A federal judge in Manhattan yesterday approved a $750-million settlement between embattled WorldCom Inc. and the Securities and Exchange Commission stemming from the firm’s $11-billion corporate accounting fraud.
In a 14-page order, U.S. District Judge Jed Rakoff said the settlement was “fair and reasonable” to end one of the largest cases of corporate accounting fraud in U.S. history.
While the SEC and WorldCom had originally worked out a $500-million fine in May, Rakoff’s order boosted the sanction to $750 million, a figure reached after many complained that the company would emerge too easily from bankruptcy.
The judge was nonetheless willing to give WorldCom some credit for its recent efforts. “The court is aware of no large company accused of fraud that has so rapidly and so completely divorced itself from the misdeeds of the immediate past and undertaken such extraordinary steps to prevent such misdeeds in the future,” Rakoff wrote.
He noted that Richard Breeden, a federal monitor appointed to prevent corporate looting and document destruction, has acted as a “financial watchdog,” imposing extraordinary strict discipline upon the company, including appointing an entire new board of directors and a new CEO.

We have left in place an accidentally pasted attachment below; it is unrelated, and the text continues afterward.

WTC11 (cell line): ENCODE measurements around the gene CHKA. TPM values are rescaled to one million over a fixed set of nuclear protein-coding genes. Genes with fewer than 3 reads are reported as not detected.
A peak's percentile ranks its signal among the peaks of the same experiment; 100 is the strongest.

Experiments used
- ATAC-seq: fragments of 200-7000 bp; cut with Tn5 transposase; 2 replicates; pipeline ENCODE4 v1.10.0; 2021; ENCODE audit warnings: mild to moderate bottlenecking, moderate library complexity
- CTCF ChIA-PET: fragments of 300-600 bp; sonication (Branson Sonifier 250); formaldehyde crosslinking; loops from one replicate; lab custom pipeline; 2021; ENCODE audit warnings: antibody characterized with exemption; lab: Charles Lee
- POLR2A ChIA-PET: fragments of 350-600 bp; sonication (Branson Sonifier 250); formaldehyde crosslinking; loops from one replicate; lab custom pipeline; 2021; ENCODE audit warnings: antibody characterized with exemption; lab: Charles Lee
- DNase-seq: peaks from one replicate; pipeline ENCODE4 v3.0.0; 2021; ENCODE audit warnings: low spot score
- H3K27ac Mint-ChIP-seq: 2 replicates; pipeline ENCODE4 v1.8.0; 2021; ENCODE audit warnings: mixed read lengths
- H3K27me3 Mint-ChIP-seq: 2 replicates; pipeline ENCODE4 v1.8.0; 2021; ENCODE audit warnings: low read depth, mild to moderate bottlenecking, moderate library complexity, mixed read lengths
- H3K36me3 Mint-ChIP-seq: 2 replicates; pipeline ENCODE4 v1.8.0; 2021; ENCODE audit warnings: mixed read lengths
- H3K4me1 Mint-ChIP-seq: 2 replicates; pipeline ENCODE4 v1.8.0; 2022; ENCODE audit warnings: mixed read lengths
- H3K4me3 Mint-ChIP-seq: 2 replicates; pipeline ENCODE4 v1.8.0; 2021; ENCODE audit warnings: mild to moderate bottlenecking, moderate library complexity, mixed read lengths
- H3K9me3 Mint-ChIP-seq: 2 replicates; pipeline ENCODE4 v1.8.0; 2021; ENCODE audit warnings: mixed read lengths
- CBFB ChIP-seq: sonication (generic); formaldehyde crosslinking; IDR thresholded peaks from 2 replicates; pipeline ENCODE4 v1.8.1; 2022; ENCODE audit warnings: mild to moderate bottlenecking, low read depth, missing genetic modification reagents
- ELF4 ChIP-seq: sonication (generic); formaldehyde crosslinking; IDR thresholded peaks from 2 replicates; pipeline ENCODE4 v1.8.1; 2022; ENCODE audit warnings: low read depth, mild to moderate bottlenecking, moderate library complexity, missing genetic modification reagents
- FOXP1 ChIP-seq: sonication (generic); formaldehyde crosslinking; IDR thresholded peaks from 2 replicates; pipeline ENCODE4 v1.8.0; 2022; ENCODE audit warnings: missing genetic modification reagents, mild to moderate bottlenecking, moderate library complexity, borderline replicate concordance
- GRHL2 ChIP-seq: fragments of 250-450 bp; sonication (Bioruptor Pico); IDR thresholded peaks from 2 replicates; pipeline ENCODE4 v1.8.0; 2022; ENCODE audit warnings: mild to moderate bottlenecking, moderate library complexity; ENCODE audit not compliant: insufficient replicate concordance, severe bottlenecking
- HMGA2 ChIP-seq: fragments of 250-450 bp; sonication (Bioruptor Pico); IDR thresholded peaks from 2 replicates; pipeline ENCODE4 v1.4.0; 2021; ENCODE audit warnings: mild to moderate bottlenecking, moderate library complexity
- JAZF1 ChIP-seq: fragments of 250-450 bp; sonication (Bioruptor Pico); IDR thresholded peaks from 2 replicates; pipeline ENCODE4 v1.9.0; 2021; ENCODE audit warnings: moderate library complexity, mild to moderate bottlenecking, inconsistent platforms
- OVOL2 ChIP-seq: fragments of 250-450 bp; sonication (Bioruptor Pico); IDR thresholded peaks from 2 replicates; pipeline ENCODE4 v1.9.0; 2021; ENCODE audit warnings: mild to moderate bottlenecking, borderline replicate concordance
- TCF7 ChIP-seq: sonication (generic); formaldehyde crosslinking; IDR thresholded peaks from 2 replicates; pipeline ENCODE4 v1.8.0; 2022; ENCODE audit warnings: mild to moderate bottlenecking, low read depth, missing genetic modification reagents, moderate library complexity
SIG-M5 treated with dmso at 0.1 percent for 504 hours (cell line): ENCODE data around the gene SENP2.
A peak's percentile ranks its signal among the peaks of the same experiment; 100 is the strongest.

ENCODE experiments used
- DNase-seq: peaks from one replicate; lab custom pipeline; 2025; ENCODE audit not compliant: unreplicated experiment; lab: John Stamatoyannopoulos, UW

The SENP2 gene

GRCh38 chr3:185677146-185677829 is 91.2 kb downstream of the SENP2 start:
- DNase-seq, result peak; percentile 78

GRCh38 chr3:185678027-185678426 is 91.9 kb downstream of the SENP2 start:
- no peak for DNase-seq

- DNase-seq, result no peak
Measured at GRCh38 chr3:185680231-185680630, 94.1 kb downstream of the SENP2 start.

However, the judge did not completely absolve the company from its past, adding, “This is not to say that the sins of the past can be forgotten or wholly forgiven. No matter how much the company has transformed itself, no matter how different a company it is now from the company that was used as a vehicle to commit the aforementioned frauds, those frauds were still colossal and must be punished.”
Rakoff’s decision is one of several court proceedings stemming from the case. WorldCom’s former chief financial officer, Scott Sullivan, has been indicted, pleaded not guilty and awaits trial by the office of Manhattan U.S. Attorney James Comey, while four others have pleaded guilty to fraud charges.
Meanwhile, a federal bankruptcy judge in Manhattan is presiding over civil suits brought by WorldCom’s creditors, and another federal judge in Manhattan is overseeing federal civil class-action suits brought by shareholders and employees.
WorldCom’s financial troubles came to light last year and the company filed for bankruptcy in July 2002. The company, now known as MCI, issued a statement through its chairman, Michael Capellas: “We believe today’s ruling is a positive reflection of the hard work and dedication of MCI’s 55,000 employees.”
The SEC was not immediately available for comment.